Police approve backs-to-Thatcher protest during funeral procession
The Guardian in London
Police have given approval for protesters to turn their backs tomorrow as the coffin of Margaret Thatcher proceeds through London to St Paul's Cathedral.
Scotland Yard has repeatedly asked people planning demonstrations to let it know in advance, warning that anyone causing "harassment, alarm or distress" could be arrested under section 5 of the Public Order Act.
Rebecca Lush Blum, 41, from Hampshire, southern England, who has set up a Facebook event calling on people to turn their backs on the procession, said she had been reassured by the police that her protest could go ahead near the Royal Courts of Justice.
The prospect of high-profile protests being beamed around the world during tomorrow's funeral has raised concern among senior Tories. Former Conservative chairman Lord Tebbit described the protesters as "mindless bigots" but said that, provided they were obeying the law, the police had no option.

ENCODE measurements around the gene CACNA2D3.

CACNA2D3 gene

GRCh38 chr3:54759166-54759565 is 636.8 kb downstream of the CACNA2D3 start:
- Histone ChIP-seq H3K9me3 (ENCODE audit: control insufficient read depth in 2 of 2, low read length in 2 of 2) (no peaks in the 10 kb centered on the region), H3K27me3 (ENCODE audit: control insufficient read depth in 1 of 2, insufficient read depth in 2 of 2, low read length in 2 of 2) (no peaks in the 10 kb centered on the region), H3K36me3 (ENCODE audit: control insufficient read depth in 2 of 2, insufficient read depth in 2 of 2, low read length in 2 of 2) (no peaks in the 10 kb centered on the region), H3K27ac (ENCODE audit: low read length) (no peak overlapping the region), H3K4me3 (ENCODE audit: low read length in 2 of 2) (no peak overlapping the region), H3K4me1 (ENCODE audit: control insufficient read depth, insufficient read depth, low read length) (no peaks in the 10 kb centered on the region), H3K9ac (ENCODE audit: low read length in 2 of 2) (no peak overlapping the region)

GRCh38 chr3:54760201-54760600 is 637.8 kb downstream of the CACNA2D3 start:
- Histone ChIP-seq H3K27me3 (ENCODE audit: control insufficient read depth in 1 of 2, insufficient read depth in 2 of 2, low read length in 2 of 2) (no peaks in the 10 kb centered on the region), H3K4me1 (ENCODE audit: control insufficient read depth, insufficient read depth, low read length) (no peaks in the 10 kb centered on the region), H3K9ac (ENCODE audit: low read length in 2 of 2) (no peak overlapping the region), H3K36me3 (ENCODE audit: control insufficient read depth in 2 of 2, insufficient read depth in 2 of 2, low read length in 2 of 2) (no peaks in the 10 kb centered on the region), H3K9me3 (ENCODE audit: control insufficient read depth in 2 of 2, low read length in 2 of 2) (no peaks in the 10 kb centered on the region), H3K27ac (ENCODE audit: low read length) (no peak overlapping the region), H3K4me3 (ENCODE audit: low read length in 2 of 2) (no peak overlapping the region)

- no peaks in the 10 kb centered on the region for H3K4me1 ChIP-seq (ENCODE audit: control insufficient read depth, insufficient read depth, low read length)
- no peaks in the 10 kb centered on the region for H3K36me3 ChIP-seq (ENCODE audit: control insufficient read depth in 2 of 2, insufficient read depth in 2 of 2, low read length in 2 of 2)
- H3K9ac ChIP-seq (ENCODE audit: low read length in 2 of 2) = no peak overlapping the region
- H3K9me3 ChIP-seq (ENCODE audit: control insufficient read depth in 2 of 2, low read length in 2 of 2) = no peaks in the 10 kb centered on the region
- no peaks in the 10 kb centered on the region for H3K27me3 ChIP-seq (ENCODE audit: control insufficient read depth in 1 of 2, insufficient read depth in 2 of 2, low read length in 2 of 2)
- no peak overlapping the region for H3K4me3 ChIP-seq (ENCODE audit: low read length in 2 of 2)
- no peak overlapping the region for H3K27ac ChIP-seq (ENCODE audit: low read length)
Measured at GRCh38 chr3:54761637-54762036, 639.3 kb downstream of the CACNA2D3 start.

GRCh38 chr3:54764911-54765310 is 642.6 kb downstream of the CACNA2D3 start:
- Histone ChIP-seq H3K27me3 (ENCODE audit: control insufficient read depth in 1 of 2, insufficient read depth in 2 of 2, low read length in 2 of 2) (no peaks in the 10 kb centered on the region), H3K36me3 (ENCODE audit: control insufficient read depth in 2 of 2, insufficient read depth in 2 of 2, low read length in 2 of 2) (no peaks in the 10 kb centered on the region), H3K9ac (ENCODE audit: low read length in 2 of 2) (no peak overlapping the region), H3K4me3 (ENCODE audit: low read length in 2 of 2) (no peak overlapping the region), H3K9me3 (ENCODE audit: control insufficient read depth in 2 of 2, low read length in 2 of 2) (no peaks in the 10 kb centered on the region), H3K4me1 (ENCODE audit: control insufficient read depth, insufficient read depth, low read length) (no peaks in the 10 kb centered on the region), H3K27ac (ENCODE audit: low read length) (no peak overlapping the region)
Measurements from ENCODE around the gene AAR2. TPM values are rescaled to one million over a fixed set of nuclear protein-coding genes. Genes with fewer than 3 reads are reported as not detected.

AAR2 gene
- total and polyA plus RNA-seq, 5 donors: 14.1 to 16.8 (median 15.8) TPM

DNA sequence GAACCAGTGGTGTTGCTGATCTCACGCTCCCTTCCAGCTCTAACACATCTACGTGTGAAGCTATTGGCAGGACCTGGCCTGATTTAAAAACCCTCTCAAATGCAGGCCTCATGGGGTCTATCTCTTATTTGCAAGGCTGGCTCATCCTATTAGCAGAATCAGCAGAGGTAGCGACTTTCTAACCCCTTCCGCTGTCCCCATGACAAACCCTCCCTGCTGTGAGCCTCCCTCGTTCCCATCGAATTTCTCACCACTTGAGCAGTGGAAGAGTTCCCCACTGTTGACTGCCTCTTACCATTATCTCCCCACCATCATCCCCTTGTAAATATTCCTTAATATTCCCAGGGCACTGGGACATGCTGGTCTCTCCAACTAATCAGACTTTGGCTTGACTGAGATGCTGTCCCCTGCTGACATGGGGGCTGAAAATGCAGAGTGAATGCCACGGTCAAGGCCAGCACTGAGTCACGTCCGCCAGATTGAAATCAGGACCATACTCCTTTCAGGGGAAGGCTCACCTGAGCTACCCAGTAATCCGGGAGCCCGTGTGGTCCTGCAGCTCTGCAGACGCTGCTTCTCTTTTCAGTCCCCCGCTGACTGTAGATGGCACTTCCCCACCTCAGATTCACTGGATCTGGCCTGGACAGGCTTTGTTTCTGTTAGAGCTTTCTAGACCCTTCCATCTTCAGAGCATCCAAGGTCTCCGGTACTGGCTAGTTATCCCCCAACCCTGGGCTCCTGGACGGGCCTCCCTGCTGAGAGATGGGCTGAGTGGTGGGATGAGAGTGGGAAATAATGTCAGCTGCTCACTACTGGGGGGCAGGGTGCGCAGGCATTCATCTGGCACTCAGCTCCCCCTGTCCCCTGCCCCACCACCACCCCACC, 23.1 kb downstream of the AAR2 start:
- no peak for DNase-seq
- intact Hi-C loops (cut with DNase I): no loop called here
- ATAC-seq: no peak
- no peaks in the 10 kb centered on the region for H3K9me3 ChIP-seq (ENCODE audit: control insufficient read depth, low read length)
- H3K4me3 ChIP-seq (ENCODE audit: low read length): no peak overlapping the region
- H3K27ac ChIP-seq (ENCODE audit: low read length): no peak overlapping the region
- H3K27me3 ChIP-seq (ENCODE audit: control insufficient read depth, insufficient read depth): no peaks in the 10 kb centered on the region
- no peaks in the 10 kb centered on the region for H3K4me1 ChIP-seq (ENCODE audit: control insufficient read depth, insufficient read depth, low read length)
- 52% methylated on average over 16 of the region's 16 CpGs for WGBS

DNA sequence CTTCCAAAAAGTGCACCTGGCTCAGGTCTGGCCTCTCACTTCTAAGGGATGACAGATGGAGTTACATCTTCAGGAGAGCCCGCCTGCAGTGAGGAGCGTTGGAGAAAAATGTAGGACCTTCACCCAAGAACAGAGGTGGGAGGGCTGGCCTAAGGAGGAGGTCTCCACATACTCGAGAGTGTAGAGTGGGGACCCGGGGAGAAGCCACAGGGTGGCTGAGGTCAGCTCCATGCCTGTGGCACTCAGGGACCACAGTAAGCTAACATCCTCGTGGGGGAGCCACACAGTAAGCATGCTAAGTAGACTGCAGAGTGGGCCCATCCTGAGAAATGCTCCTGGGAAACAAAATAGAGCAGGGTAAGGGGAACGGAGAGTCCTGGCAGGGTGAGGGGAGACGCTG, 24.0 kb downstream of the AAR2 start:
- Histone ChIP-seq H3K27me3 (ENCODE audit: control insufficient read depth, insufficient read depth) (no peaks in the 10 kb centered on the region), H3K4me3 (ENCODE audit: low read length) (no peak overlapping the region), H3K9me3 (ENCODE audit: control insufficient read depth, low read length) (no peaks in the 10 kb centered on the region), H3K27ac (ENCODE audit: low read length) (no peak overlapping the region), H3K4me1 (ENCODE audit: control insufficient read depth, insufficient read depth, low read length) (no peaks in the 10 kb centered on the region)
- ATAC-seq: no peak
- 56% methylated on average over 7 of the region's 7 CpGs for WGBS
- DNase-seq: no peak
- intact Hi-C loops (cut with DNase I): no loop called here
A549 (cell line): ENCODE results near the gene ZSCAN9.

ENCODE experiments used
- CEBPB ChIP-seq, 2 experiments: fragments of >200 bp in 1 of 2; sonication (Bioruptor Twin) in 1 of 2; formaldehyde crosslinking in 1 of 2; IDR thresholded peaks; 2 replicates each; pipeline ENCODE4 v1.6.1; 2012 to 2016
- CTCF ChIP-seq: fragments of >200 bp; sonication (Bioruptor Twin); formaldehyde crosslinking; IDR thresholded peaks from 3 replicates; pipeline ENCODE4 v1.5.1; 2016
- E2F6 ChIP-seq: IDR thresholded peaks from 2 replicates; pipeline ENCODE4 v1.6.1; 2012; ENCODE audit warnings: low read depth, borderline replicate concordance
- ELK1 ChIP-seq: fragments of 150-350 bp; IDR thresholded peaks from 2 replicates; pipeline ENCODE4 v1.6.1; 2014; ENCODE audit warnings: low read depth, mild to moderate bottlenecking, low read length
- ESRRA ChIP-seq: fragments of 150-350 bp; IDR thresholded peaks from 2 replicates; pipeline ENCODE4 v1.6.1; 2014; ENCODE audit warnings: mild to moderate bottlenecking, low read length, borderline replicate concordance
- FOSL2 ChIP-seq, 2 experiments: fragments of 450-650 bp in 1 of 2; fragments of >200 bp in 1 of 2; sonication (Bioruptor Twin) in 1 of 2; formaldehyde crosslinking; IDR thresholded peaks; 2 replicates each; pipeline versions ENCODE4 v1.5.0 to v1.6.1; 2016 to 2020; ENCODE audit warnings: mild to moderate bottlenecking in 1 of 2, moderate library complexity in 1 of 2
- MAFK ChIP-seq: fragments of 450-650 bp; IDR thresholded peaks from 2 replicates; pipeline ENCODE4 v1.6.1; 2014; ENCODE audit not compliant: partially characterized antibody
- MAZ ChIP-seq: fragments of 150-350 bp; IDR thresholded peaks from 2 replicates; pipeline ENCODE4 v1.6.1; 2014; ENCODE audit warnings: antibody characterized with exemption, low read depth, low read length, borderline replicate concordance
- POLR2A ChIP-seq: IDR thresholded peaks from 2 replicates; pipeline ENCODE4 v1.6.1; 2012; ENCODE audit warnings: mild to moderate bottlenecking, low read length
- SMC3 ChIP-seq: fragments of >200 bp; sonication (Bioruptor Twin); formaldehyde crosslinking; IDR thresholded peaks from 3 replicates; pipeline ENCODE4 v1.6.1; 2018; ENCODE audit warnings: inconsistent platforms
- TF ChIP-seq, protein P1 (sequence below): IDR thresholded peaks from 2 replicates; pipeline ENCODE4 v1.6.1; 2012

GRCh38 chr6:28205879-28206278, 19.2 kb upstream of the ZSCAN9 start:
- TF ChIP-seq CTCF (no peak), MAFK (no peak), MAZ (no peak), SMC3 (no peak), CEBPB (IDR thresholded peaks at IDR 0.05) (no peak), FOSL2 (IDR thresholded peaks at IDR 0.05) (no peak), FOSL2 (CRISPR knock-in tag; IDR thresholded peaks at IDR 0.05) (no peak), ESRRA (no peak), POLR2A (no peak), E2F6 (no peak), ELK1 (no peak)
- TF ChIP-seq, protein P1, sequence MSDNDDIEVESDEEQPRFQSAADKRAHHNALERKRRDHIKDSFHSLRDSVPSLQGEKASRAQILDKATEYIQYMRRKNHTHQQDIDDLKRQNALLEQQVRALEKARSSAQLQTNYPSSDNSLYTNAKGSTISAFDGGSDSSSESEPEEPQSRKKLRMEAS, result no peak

"The people who hold our views, and who are not mindless bigots, won't allow their behaviour to provoke us into words or behaviour which could be seen as a breach of the peace," he said.
Several Facebook groups have sprung up since the former prime minister died calling on people to show their objections to her legacy and the scale of the funeral, but on Sunday night police refused to say how many other demonstrations had been sanctioned.
Blum wrote to the London Metropolitan police (Met) and then spoke to an officer involved in planning for the funeral who reassured her that the Met were happy for her protest to go ahead.
"It is the first time I have ever asked for permission to protest but I am a working mum now and I just can't afford to be … arrested and miss the school pickup. He was very reassuring and we agreed a point near the beginning of the route where I can stage the protest."
Blum's Facebook event is one of several urging people to turn their backs on the procession. One group, Maggie's Good Riddance Party, plans to hold a "right jolly knees-up" outside St Paul's.